Full-dose anti-coagulation (blood thinner) treatments given to patients hospitalized for COVID-19 reduced the requirement of vital organ support in a large clinical trial conducted worldwide. With large numbers of COVID-19 patients requiring hospitalization, this treatment is expected to reduce the pressure in intensive care units around the world.
Three clinical trial platforms spanning five continents in over 300 hospitals, have been working together since May 2020 to urgently test whether there is a greater benefit of full doses of heparin (blood thinners) to treat adults hospitalized for non-critical COVID-19 illness compared to the lower dose typically administered to prevent blood clots in hospitalized patients.
Based on the interim results of more than 1300 moderately ill patients admitted to hospital, findings showed that full doses of blood thinners were not only safe, but superior to the doses normally given to prevent blood clots in hospitalized patients. Moderately ill patients are those not in ICU and who did not receive organ support such as mechanical ventilation at trial enrollment. The trial investigators are now working as fast as possible to make the full results of the study available so clinicians can make informed decisions about treating their COVID-19 patients.
These trial results reported today complement the group’s findings announced in December that routine use of full-dose anti-coagulation when started in the ICU in critically ill COVID-19 patients was not beneficial and appeared to be harmful.
“In a disease with a limited number of effective therapies, our results have the potential to define a new standard of care for moderately ill hospitalized COVID-19 patients around the world,” said Ryan Zarychanski, MD, M.Sc., associate professor, hematologist and critical care physician at the University of Manitoba and CancerCare Manitoba, Canada, and chair of the Antithrombotic Therapy to Ameliorate Complications of COVID-19 (ATTACC) platform and of the therapeutic anticoagulation domain of the Randomized, Embedded, Multi-factorial Adaptive Platform Trial for Community-Acquired Pneumonia (REMAP-CAP).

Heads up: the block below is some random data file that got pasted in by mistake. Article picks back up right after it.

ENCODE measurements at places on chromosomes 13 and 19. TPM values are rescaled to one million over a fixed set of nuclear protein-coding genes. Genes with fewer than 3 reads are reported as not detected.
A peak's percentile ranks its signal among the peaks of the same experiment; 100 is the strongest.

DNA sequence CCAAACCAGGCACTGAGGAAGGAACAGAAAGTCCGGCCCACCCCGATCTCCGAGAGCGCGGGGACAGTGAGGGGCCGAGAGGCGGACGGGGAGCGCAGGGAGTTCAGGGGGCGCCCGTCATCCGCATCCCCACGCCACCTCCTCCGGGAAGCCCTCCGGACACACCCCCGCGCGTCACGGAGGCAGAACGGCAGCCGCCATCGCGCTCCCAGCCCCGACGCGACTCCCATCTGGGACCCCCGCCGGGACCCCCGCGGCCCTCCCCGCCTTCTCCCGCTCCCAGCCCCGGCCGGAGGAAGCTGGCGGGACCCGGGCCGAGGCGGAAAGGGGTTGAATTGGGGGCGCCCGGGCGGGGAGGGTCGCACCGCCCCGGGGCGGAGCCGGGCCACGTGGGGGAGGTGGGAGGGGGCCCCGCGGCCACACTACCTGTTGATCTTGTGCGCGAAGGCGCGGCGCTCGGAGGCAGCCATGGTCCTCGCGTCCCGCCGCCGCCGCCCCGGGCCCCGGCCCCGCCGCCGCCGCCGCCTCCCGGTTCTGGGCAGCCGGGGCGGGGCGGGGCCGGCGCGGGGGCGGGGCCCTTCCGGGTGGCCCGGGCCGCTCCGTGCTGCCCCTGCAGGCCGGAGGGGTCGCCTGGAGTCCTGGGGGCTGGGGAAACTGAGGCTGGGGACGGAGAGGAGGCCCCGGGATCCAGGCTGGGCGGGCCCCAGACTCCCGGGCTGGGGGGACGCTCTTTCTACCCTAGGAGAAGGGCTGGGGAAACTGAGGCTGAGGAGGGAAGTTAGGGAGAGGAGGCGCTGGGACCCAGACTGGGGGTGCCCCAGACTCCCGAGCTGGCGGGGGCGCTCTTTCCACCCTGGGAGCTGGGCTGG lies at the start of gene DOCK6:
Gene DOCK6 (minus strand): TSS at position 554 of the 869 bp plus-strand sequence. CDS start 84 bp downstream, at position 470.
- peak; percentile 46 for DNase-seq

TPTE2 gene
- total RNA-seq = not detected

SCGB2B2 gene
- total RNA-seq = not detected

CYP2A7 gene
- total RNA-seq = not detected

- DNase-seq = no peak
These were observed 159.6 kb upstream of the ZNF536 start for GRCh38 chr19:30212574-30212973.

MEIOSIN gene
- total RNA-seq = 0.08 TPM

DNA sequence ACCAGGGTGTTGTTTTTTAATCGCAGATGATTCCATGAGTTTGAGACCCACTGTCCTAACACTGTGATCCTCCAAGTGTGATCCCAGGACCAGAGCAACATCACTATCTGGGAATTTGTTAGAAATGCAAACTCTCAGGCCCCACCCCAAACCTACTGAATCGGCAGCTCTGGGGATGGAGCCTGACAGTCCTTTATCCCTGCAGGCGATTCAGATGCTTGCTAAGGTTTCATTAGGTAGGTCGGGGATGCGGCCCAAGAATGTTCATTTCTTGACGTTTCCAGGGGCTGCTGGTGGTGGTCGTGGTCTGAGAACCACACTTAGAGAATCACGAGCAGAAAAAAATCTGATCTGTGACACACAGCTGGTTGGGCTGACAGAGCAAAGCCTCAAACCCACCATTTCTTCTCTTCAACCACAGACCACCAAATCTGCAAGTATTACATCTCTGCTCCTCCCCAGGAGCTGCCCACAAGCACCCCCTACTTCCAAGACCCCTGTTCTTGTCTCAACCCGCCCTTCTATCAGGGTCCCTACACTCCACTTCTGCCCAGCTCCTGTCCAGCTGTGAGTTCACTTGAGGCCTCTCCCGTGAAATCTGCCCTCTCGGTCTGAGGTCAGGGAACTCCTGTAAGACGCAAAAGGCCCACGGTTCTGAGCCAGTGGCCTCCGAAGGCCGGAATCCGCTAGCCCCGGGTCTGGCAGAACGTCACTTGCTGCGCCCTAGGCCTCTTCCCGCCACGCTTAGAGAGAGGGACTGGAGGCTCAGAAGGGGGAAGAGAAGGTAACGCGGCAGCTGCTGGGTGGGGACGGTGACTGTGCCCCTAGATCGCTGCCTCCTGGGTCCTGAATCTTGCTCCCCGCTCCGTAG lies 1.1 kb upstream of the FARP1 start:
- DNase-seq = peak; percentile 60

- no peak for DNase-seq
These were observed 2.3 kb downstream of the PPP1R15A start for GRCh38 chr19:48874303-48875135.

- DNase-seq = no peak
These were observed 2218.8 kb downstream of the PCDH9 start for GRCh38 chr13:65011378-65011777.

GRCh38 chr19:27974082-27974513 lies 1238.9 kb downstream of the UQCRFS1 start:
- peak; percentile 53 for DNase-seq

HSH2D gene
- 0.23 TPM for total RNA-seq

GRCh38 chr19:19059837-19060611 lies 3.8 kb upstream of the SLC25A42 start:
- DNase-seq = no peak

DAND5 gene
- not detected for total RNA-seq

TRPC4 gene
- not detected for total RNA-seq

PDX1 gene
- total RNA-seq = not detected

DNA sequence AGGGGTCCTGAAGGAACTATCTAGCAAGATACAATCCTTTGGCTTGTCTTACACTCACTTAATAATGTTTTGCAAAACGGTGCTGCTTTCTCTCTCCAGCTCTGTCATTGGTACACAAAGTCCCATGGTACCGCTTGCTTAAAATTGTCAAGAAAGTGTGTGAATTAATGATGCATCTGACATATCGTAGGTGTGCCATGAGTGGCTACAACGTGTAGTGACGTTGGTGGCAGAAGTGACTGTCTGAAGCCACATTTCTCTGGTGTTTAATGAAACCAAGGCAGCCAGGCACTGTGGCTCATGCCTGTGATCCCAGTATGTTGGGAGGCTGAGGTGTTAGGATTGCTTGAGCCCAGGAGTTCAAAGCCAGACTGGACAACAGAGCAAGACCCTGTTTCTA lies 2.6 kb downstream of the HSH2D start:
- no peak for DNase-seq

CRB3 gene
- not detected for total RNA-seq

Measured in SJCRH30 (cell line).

Early in the pandemic, physicians around the world observed increased rates of blood clots and inflammation among COVID-19 patients which affected multiple organs and led to complications such as lung failure, heart attack and stroke. Whether providing increased doses of blood thinners routinely administered to hospitalized patients would be safe and effective was unknown at that time.
“These results are very exciting and lead us to better understand the impact of applying the right therapies at the right time in the course of this challenging disease,” said Dr. Judith Hochman, chair of Accelerating COVID-19 Therapeutic Interventions and Vaccines-4 (ACTIV-4) platform, Harold Snyder Family Professor & Associate Director of Cardiology, Senior Associate Dean for Clinical Sciences and Co-Director, NYU-HHC Clinical and Translational Science Institute, NYU Grossman School of Medicine.
Knowing the effect of full-dose blood thinners in hospitalized patients with non-critical disease was a key outstanding question that has now been answered. Most COVID-19 patients hospitalized are non-critical and this study will impact their care and outcomes. The multiplatform trial further paves the way for future collaborations on a global scale.
“These are the first multi-platform international clinical trials ever undertaken and given the rapid discovery of Heparin’s positive impact on patient outcomes during the middle of the deadly COVID-19 pandemic, I don’t think it will be the last time researchers, clinicians and patients join forces across continents to test potential treatments against any number of diseases,” said Patrick Lawler, MD, MPH cardiologist at the University of Toronto and Peter Munk Cardiac Centre at University Health Network, who was co-principal investigator of ATTACC and a member of the international trial steering committee for REMAP-CAP.
“Having cared for so many severely ill COVID-19 patients and witnessed the suffering involved for patients and their loved ones, it is profoundly gratifying that together we have discovered a treatment that can prevent patients from becoming severely ill and improve their recovery,” said critical care physician Ewan Goligher, MD, Ph.D., and co-chair of the therapeutic anticoagulation domain in REMAP-CAP, and assistant professor of medicine, University of Toronto and scientist, University Health Network
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